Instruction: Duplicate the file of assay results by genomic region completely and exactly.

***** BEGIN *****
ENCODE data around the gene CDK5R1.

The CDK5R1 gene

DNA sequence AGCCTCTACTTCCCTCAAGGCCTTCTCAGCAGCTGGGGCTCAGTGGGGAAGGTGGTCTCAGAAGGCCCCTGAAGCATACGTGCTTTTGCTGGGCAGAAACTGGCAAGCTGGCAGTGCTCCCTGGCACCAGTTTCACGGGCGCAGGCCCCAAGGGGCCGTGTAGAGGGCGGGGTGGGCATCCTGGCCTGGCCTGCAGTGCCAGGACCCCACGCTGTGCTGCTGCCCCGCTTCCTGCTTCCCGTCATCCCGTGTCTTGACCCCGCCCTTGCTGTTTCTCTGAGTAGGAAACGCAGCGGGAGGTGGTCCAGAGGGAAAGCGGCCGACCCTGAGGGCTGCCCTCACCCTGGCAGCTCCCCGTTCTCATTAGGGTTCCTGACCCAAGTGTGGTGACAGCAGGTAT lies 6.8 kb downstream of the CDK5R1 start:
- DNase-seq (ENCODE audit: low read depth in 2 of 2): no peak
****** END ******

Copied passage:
ENCODE data around the gene CDK5R1.

The CDK5R1 gene

DNA sequence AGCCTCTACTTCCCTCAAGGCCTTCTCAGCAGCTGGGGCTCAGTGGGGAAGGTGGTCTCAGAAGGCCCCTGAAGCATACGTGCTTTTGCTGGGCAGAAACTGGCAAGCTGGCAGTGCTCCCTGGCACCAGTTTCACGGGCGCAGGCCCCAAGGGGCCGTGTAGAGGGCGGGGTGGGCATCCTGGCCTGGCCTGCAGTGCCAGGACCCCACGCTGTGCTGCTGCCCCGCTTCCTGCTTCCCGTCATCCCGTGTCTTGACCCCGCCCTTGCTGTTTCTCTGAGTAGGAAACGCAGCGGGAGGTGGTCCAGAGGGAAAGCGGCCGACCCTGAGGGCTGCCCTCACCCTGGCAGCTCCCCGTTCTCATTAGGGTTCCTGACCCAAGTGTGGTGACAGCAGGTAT lies 6.8 kb downstream of the CDK5R1 start:
- DNase-seq (ENCODE audit: low read depth in 2 of 2): no peak